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Russia’s Election Surprise

5 minute read
Paul Quinn-Judge/Moscow

Russia is not a land accustomed to elections–to say nothing of electoral surprises. But last week the country got a big one. Within an hour of the polls’ closing in Russian parliamentary elections Sunday night, a new and fairly mysterious party called Unity took the lead and held it for most of the night as results came in from across Russia’s 11 time zones. And though in the final tally Unity had slipped behind the Communist Party, it was an astounding upset. A group that was founded just three months ago and that had scarcely campaigned will be a major force in the new Duma.

This was, however, an unusual election, and not just in the outcome. Outwardly democratic, it was in fact an exercise in political ruthlessness. The TV marathons that tracked Unity’s surge were the nearest to Western-style elections that these polls got. Much of the campaign was an enigma. There were few rallies, cross-country tours by party leaders, debates or televised appeals. Instead there was what Russian politicians euphemistically call technology: a stream of invective on state TV. Most of this was instigated by the Kremlin and aimed at discrediting the one bloc thought to present any risk to Boris Yeltsin: the Fatherland-All Russia coalition, led by former Prime Minister Yevgeni Primakov and Moscow mayor Yuri Luzhkov.

The “technology” worked. While the Unity Party ended up neck and neck with the communists, Fatherland-All Russia came in a disappointing third. It was an expression of what Russian philosopher Nikolai Berdyaev described as Russia’s split soul: torn between the attraction of anarchy on the one hand and the desire for a firm ruler on the other. Some past elections have demonstrated the anarchic side. This time, though, Russians opted for a ruler.

They found him in 47-year-old Prime Minister Vladimir Putin: his youth, his sportsman’s bearing, his precisely phrased and brutally delivered statements–all so different from the doddering Yeltsin and his mangled, half-incomprehensible public utterances. In the past few months, as Russian troops have streamed into Chechnya, Putin’s popularity has soared. And though the presidential elections won’t take place until next June, the Duma outcome was widely seen as a sign of Putin’s strength. A vote for Unity was, in most Russian minds, a vote for Putin. Immediately after last week’s results were known, the Prime Minister’s aides fanned out among the news bureaus of Moscow, driving home the message that their boss was a shoo-in for the presidency. They admitted slight embarrassment about the wildly biased coverage of the campaign on state TV. But, they maintained, Putin’s endorsement of Unity was essential.

Unity’s leaders, almost invisible during the campaign, were silent after it. It is a peculiar party. Unity has virtually no platform, almost no organization (especially in contrast to the nation’s Communist Party) and only a handful of visible leaders. What it does have is the backing of the Kremlin. The party was formed last September by Sergei Shoigu, who serves as Putin’s Emergencies Minister, a position in which he dealt with natural and man-made disasters.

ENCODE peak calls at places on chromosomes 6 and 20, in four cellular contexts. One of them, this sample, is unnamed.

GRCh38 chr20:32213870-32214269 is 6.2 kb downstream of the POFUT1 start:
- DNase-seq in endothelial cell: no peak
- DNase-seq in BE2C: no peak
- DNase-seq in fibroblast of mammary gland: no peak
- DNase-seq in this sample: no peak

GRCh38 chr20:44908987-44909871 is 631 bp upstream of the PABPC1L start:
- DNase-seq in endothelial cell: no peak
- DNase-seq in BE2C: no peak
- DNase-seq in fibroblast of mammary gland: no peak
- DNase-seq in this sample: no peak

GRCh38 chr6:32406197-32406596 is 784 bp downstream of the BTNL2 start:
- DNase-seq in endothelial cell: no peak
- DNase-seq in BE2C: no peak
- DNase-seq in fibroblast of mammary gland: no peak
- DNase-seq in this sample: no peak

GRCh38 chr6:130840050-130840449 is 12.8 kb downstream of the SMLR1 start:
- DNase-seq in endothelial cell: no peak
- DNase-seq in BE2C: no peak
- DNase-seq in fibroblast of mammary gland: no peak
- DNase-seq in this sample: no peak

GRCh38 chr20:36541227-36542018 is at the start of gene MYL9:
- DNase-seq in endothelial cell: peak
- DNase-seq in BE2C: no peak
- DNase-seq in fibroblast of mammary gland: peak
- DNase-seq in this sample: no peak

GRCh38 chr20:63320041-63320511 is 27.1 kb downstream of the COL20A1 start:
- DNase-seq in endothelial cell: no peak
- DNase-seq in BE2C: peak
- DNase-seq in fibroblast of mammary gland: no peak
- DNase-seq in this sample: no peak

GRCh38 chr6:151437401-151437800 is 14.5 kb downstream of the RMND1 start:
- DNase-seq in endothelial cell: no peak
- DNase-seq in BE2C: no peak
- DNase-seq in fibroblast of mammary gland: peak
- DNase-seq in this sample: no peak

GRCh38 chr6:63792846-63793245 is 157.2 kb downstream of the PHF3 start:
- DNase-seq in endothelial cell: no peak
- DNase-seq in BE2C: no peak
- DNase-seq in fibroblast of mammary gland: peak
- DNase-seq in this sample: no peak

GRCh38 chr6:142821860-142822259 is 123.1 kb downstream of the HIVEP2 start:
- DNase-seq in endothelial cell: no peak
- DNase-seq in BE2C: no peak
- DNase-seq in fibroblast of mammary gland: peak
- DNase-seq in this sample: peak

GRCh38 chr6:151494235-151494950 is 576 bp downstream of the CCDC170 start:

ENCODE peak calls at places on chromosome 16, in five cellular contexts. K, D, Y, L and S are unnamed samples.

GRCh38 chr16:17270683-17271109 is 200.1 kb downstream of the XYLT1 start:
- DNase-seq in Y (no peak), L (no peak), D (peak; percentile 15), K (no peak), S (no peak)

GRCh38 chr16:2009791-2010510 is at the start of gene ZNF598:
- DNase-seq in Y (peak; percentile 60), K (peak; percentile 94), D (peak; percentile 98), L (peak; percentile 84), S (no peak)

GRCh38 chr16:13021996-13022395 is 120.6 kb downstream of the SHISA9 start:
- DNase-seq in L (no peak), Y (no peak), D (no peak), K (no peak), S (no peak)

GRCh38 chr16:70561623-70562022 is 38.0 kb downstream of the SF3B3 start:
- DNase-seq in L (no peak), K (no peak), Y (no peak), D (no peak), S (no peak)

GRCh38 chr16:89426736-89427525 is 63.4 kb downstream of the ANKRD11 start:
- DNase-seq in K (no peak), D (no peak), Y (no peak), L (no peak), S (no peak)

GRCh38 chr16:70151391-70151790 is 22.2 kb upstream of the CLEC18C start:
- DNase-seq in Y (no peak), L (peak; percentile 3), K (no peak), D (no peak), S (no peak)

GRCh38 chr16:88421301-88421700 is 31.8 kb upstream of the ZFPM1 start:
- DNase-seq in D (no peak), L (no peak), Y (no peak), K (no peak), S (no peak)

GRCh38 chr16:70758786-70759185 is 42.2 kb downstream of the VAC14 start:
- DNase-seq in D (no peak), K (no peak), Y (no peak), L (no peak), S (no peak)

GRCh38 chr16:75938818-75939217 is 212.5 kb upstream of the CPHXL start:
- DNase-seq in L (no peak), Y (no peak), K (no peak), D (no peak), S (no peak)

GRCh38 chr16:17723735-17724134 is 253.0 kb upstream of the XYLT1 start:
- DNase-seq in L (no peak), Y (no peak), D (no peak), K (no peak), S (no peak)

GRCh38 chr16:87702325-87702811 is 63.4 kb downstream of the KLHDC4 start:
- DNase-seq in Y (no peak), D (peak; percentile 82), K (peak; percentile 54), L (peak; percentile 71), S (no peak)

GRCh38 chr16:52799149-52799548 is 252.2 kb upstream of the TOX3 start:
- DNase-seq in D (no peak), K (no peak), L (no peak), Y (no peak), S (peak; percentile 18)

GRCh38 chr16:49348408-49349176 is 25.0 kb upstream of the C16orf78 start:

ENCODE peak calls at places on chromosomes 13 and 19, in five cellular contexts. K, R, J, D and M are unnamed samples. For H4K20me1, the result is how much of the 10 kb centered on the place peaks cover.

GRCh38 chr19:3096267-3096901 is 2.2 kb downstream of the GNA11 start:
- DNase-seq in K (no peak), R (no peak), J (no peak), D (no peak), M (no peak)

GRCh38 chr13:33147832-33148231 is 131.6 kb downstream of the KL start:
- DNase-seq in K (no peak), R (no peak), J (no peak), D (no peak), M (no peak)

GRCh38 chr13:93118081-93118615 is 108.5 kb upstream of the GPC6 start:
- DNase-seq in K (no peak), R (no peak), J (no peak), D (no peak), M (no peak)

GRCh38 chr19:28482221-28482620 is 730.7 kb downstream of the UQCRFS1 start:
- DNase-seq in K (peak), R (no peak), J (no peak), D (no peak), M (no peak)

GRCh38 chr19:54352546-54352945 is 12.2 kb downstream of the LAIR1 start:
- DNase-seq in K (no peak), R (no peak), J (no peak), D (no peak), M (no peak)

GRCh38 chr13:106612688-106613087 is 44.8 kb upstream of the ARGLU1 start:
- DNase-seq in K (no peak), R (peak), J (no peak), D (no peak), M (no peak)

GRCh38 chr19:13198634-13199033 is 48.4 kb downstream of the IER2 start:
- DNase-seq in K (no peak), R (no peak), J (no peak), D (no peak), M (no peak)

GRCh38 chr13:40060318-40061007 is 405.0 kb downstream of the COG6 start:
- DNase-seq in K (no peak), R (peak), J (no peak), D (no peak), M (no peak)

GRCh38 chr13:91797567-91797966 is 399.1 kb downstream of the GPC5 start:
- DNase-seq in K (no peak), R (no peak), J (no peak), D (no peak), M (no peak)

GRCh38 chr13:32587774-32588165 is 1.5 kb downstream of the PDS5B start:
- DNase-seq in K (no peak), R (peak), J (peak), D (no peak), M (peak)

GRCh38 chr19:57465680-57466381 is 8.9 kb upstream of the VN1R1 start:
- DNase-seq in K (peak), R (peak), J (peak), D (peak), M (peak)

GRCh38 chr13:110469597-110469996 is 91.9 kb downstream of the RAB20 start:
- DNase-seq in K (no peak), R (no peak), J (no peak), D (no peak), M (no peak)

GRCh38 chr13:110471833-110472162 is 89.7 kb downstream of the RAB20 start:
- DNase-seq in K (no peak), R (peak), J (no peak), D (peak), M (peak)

Unity’s creators–a small group of people in and around the “Family,” as Yeltsin’s aides and hangers-on are known–wanted a reassuringly predictable election. “Were you surprised by the results?” a reporter from the daily Kommersant asked Tatyana Dyachenko, Yeltsin’s daughter and aide and one of the most powerful figures behind the throne. “Come on,” she replied. “What surprises? Everything was precisely calculated.” The day after the elections, when other parties were crying foul or doing deals, a Unity official said there would be no party press conference. “We don’t see the need,” he explained. A TV team that tried to film Unity headquarters found no one there.

With the backing of allies, Unity will have about as many seats as the communists. The communists once again are loudly declaring victory, but Putin is undoubtedly quite satisfied. The communists do not have enough votes to block legislation, but the vote was good enough to encourage communist leader Gennadi Zyuganov to run for President again next June. This is exactly what the Kremlin wants. Kremlin controllers know that Zyuganov, wooden and thin-skinned, is a weak campaigner, and they will be able to pitch the contest as a race between the old and the new. The big loser in the election, however, is Primakov. Few now remember his announcement on the eve of the election that he would run for President. Primakov’s bloc will end up with a respectable number of Duma seats. But it had much greater expectations: it was supposed to be the second largest group in the Duma, the party of the leader in waiting.

As Putin basks in the afterglow of his victory, he may have forgotten some of the threats that still lurk on the path to the presidency. At the moment they seem very remote, but in Russia things change fast. There is the specter of Chechnya, where a single disaster–if it can break through the military’s news blockade –could turn public opinion against both the war and the Prime Minister. The other is the truculence of Yeltsin, who tends to fire overly successful Prime Ministers. Putin’s aides say this will not happen. But should Yeltsin decide to dump Putin, the Kremlin’s electoral technicians may return to last week’s results and put a new spin on them: with enough money and media, you can get absolutely anyone elected.

–With reporting by Andrew Meier and Yuri Zarakhovich

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